“In the days before the railroad was built, the population of Tarrytown was small, and the majority of the inhabitants were farmers; good, plain, practical people, not given to romancing and the inveterate foes of novelty. Some elderly folk, whose memories take them back to the thirties, remember the story of the Spook Rock as it was transmitted to them from their parents and grandparents, which should satisfy any sceptic of its genuine antiquity. Not far from the cottage of Hulda, the witch, it stood; but it was an ancient landmark before Sleepy Hollow mothers ever used Hulda’s name to frighten their babies into obedience.”–Chronicles of Tarrytown and Sleepy Hollow, by Edgar Mayhew Bacon
Legends proliferate our landscape. It’s a natural occurrence in places where the land and the people have been together for a long time; it’s a result of the need to give meaning to the arbitrary and to explain the unexplained. Some places naturally attract legends to them as if that corner of the world feeds on the energy of the stories. Sleepy Hollow seems to be one of those places, one that attracts people and the folklore that comes with them. Washington Irving seemed to have felt that vibration in the area surrounding the Pocantico and others even before him as his Legend isn’t the only one to find purchase in the hills.
If you find yourself wandering around Rockefeller State Park Preserve today (perhaps in search of the location of Carl’s Mill), you’ll find the names of some of the trails to be pleasantly mundane and others are curiously spooky, such as Gory Brook Trail or Witch’s Spring Trail. You’ll also notice that the trail map marks the location of a few rock formations within the preserve, one of which is Spook Rock which is located on the accompanying Spook Rock Trail and Witch’s Spring Trail.
The meaning and importance of Spook Rock originates not from history, per se, but from a story that was passed down through history from an earlier time. Perhaps once, long ago, it was rooted in some semblance of truth, or perhaps none while some poor inhabitant of Sleepy Hollow tried to find a way to explain a weird feeling they had near a large, but generally plain and flat boulder they passed in the woods. Either way, with each telling of the tale, it eventually morphed into something else and as it exists today, it comes across as a ghost story begging to be told around a campfire. The full and marvelously detailed story is covered in Chronicles of Tarrytown and Sleepy Hollow, but the quick version is as follows:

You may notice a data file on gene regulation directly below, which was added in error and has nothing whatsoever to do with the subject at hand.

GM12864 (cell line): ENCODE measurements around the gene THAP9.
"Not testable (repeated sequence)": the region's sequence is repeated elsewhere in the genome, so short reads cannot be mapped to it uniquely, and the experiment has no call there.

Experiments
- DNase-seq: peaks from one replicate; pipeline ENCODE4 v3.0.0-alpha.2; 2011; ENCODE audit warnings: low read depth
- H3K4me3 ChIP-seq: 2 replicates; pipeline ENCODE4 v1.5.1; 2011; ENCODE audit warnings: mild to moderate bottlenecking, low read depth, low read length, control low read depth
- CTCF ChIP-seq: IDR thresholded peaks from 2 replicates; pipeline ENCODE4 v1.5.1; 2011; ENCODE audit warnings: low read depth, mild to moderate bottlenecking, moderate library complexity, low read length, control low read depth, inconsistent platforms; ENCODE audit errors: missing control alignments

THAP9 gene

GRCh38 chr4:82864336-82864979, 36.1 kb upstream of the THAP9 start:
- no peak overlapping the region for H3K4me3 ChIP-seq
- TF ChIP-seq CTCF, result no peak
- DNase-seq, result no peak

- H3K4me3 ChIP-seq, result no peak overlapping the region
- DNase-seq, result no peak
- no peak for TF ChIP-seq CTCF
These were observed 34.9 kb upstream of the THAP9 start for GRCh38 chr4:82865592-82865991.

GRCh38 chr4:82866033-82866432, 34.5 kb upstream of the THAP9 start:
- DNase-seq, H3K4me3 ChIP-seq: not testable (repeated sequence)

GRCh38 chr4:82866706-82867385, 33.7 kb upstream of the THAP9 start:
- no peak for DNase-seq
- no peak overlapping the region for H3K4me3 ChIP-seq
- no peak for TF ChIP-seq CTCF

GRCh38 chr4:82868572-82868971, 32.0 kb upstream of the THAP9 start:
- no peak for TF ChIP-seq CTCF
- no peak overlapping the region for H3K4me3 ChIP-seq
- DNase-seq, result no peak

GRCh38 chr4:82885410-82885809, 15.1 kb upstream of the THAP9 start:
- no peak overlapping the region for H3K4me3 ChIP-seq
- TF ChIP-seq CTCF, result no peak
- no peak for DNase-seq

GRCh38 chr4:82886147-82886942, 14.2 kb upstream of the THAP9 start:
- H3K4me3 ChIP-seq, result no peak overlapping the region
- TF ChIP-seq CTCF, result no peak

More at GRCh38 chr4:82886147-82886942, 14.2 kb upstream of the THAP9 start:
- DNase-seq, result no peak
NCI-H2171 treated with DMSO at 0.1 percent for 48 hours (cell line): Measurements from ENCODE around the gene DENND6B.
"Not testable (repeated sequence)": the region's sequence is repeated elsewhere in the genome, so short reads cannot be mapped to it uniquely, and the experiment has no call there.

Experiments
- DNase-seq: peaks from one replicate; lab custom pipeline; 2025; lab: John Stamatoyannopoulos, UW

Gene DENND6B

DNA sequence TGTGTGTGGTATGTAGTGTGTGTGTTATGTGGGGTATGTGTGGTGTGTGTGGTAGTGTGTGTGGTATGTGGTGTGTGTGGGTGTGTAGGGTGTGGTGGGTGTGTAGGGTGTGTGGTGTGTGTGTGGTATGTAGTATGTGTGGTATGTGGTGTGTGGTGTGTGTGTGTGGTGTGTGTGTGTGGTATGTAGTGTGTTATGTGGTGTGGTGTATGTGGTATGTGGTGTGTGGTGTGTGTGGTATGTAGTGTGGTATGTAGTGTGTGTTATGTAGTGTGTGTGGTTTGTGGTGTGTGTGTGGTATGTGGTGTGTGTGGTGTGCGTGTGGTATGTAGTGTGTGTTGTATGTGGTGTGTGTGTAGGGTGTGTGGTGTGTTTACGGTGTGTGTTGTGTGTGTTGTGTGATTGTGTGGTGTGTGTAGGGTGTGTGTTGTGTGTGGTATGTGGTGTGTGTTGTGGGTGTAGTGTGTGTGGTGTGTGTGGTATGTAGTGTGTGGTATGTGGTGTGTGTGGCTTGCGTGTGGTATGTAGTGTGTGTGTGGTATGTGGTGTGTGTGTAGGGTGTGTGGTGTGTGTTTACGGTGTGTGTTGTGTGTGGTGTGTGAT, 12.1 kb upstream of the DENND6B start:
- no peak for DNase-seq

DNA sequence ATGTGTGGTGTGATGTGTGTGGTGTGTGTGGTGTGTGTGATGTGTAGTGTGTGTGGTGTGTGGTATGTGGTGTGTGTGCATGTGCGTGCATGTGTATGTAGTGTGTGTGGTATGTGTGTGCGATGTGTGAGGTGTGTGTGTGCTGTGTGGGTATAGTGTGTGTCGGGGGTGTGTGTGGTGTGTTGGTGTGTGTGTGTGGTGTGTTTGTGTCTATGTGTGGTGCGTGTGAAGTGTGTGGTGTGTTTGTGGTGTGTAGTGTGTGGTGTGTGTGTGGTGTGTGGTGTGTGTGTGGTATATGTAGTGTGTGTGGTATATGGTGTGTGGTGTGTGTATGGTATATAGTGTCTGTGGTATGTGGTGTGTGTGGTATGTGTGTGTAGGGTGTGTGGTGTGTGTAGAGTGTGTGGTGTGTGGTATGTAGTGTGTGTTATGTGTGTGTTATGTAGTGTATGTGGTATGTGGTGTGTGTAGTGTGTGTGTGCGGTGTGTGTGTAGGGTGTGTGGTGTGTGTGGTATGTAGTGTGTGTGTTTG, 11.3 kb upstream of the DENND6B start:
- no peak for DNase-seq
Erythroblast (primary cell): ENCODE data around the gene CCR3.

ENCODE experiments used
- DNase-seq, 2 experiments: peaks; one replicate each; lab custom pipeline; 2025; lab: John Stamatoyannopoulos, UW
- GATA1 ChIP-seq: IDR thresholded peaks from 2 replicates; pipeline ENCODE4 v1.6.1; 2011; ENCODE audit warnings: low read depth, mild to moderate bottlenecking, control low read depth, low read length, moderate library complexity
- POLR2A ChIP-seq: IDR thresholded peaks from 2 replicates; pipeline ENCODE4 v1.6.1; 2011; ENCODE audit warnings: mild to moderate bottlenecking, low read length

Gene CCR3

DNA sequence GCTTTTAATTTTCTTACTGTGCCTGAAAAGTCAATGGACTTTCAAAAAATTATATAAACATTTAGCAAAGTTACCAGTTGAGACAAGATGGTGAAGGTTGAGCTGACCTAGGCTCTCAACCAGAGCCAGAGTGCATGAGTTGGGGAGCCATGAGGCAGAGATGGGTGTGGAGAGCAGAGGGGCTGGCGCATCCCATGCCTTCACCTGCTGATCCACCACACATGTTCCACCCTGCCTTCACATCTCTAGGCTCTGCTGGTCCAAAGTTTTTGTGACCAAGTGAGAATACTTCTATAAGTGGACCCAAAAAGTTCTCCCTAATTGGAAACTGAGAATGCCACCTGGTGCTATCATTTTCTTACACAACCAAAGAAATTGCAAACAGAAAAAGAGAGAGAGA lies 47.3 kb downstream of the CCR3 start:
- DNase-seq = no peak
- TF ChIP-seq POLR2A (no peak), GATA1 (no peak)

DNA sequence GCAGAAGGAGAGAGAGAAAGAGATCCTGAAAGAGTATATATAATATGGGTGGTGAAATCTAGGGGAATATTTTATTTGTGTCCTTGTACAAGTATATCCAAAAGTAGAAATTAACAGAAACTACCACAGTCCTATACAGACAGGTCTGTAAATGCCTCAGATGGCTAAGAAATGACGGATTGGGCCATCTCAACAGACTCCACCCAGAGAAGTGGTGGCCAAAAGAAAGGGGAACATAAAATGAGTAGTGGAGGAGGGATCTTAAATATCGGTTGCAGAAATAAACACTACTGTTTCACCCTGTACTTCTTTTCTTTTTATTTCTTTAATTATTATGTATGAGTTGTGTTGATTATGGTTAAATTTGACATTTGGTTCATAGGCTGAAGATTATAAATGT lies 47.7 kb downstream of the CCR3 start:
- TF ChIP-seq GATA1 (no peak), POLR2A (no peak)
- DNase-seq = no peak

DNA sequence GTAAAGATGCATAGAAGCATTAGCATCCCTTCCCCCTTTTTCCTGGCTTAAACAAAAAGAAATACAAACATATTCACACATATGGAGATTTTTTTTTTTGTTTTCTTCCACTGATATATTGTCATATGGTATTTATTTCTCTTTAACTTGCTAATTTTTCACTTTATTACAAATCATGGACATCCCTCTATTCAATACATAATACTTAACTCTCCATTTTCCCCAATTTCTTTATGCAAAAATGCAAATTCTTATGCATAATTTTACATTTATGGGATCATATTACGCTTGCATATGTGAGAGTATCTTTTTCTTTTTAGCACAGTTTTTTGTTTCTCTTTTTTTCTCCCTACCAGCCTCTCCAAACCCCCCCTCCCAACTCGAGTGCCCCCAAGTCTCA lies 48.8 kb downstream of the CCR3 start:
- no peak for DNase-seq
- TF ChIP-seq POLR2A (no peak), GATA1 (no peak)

A young Native American Hunter one quiet night, finds himself in the presence of celestial maidens enraptured in dance and song atop Spook Rock, or as he knows it a sacred council rock of his people. Amazed by the sight, he gasps and in doing so scares away the maidens, excluding one who lingers to lay eyes on the intruder before she vanishes with her brethren up into the sky.
Unable to sleep, eat, or think straight the Native Hunter returns repeatedly to the Spook Rock in hopes of finding the maidens dancing there again, but does not. Eventually, after some time has passed, his diligence is rewarded, and he crashes their revelry to capture the beautiful maiden who had lingered before.
He marries and has a child with the Celestial Maiden and while at first, she seemed to miss her home in the stars, she soon falls into domestic bliss. After some years, the sound of singing and cavorting echoes from the woods and longing once again returns in her, but she holds fast. Another night of the sounds of her friends proves too much and she leaves her husband and child and does not come back.
His mother gone, the child cries, won’t eat and eventually dies. The Native Hunter buries his son along the banks of the Pocantico and wracked with despair, walks off into the wilderness and is never seen again. His hut falls apart with the passing of the years and when it is no more than a ruin, the Celestial Maiden returns. She thinks she has only been gone a few hours, when years have passed instead, and finds her family child missing, and their hut a pile of rubble. She doesn’t understand the un-equal passage of time, thinks it’s a cruel trick or that she has the wrong place. And so, she goes off into the night to find her husband, her child, and her earthly home.
It is said that on clear and quiet nights, with a crisp blanket of stars overhead, you can see lights dancing in the woods at Spook Rock. And even then, you might see the celestial maiden moving alone through the forest along the Pocantico River, forever searching for what she lost.
Looking at Spook Rock today, it isn’t hard to imagine how the large flat boulder could accommodate a dozen or so dancing maidens, but it also is easy to see how local tribes had supposedly picked the spot as a place of meeting; there isn’t much else besides this waylaid chunk of rock. We will never know if it ever truly was a sacred Native site or a council rock. Or what likely mundane occurrence prompted a traveler to think they heard singing and saw lights through the trees at night, but the spot does have some magic to it, whether it has always been there or if it’s due to the power of the story itself.